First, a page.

Wednesday, April 30, 2014

One minute practice pointer: Dispute Avoidance – It works in Court too!

     by Judge Nancy Holtz (Ret.), Mediator/Arbitrator Available Nationally, (617) 720-0501,    

It is the pretrial conference right before trial.  You have filed your Motion in Limine.  The issue is one of great importance to you. There is a very damaging piece of evidence which you know opposing counsel is going to seek to introduce.  You want it excluded and have so moved, in limine.

Your motion is well researched, well reasoned and well written.  You are now before the trial judge arguing the motion.   Despite a strong argument and making all your points, it is clear by the judge’s questions or comments that the judge is not persuaded and is about to rule against you. This is the moment when a lot of inexperienced lawyers will double down and argue even more vociferously to win the day.  But the seasoned lawyer knows there is another way to win:  avoid the dispute for the moment. Do not let the judge say “no”.  Instead, when you can see that you are probably not going to prevail, it is far better to offer an alternative to receiving a negative ruling:  Avoid this dispute for now.

“Your honor, may I ask that the Court reserve on this motion.   I would ask that you instruct opposing counsel not to mention it in his opening and approach sidebar before asking any questions about it.  I believe that once you have heard some evidence, my position will be more clear and it might be easier to rule then.  There will be no prejudice to the other side in holding off until you have a chance to see the issue in the context of the evidence.”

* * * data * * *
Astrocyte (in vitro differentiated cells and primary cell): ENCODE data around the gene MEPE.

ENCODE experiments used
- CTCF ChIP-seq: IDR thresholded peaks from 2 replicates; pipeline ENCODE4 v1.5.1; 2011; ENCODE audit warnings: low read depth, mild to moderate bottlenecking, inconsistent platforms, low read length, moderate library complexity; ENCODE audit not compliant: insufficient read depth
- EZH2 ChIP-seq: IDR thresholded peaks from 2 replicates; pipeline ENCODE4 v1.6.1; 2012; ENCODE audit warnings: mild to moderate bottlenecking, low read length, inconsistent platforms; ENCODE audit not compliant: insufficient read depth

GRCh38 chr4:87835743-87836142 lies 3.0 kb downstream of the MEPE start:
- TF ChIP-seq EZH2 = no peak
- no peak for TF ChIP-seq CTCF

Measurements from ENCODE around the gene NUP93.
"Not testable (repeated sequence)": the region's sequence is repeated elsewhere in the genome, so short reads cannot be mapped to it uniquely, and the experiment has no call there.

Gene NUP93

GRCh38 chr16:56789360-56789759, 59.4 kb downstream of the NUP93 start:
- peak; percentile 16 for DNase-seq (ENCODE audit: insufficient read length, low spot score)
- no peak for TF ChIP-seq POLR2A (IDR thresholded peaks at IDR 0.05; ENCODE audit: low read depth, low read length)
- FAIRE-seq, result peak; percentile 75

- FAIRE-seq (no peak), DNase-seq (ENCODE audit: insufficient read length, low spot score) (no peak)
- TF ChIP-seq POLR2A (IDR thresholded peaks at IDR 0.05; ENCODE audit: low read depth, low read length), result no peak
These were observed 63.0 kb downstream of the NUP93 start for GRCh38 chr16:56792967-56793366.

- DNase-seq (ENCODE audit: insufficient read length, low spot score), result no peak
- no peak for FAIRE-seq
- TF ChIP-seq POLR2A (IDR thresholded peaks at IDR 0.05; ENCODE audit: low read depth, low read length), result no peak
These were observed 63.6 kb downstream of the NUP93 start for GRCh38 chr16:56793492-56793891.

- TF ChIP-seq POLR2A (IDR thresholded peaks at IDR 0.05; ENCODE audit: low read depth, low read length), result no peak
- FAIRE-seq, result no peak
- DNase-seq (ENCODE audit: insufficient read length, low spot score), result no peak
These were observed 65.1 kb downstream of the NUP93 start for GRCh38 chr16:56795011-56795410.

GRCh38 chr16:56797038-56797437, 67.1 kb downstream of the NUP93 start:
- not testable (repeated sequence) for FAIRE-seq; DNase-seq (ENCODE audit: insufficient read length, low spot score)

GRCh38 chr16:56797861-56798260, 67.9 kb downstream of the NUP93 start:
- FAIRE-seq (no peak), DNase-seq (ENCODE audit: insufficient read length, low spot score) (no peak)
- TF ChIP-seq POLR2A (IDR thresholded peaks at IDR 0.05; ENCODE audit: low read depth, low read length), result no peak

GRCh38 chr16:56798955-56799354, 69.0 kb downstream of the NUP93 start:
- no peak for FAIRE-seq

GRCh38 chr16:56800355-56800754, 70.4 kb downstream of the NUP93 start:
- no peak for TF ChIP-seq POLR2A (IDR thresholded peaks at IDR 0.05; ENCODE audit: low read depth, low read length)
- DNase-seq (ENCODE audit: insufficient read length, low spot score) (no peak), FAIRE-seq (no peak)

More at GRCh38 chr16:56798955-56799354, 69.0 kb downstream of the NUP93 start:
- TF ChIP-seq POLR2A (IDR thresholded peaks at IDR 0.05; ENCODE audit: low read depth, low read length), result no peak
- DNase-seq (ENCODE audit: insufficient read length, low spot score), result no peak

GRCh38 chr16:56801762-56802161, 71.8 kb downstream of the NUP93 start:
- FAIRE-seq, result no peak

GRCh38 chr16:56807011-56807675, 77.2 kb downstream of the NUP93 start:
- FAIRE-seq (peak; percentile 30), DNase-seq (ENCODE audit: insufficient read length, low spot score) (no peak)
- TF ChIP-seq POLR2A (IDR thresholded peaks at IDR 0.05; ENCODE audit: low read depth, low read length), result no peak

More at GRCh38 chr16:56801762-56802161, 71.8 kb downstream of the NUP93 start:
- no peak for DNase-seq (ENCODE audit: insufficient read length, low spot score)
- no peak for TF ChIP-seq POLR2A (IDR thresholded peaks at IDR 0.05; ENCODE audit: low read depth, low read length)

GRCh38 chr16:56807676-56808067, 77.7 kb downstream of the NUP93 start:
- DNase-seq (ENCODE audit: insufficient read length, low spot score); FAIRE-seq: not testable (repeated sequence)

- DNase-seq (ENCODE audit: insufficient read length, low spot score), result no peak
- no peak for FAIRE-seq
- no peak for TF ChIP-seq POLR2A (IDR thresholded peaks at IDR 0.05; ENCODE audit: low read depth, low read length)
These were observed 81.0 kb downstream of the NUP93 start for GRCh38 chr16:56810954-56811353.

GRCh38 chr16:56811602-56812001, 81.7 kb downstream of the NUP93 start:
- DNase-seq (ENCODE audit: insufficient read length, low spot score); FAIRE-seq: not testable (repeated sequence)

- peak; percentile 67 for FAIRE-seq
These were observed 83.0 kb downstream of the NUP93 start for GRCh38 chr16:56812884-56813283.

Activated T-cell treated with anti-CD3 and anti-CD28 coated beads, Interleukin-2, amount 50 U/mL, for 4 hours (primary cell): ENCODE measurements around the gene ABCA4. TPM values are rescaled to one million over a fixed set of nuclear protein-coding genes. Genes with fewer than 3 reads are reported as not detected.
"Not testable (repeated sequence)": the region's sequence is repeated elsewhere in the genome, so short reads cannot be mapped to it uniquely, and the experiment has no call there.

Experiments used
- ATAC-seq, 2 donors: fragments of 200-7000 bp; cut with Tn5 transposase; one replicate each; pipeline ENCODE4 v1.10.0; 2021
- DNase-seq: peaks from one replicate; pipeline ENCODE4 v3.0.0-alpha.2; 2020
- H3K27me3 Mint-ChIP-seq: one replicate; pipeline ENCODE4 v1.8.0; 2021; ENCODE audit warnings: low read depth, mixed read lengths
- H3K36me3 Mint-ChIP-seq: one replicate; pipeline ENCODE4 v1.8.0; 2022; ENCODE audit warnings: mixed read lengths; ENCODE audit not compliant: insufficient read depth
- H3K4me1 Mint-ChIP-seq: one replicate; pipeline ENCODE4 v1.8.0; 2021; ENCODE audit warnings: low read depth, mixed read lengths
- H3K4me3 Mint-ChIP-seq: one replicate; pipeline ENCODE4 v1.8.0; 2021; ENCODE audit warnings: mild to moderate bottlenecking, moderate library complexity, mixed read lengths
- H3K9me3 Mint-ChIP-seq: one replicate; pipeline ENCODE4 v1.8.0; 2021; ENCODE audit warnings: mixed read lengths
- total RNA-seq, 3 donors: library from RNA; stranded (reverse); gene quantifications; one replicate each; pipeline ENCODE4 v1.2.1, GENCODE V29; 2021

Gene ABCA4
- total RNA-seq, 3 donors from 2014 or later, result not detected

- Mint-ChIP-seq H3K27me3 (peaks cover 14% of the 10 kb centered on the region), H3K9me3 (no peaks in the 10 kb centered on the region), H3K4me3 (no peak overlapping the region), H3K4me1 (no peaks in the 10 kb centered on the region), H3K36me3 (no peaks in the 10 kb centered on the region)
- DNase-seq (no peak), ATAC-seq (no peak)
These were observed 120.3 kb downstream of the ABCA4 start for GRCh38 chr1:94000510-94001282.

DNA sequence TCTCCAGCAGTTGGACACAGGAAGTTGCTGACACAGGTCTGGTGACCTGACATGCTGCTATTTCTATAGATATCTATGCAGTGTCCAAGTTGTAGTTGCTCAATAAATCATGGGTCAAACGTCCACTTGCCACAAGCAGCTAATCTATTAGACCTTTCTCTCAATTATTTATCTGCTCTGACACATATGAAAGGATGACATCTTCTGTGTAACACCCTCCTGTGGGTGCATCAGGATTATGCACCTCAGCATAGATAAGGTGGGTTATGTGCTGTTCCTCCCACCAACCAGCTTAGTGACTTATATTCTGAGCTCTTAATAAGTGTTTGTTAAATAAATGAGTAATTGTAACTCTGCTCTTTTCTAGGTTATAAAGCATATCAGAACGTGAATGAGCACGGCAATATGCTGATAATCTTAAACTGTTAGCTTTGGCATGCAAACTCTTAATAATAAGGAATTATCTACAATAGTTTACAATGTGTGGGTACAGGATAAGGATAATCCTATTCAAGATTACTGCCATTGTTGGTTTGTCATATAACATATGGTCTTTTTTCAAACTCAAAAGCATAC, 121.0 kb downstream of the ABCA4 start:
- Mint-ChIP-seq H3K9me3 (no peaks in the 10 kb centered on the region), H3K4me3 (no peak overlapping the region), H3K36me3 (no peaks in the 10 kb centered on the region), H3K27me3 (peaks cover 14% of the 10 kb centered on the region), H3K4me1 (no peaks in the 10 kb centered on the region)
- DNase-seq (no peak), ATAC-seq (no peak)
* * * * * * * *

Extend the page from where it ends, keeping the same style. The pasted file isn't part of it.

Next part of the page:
Needless to say, this same advice applies when you are opposing a motion in limine.  Suggest to the judge that you will not mention the particular piece of evidence in your opening but that you believe that when the judge hears more evidence, the relevance of that evidence will be more clear.

You live to fight another day and once the judge is a little more “educated” about your position, in the context of the evidence, you may well prevail.

Friday, April 25, 2014

The Top Ten Mistakes Made in Digital Presentations and Demonstrative Evidence

Thanks to Ed Josiah, the Forum's tech guru from Nautilus Consulting, we have the following helpful list of common errors that attorneys and experts make when using electronic presentation tools such as PowerPoint in court or in arbitrations.  Ed kindly provided this article to us to share with our members.  Here is the article: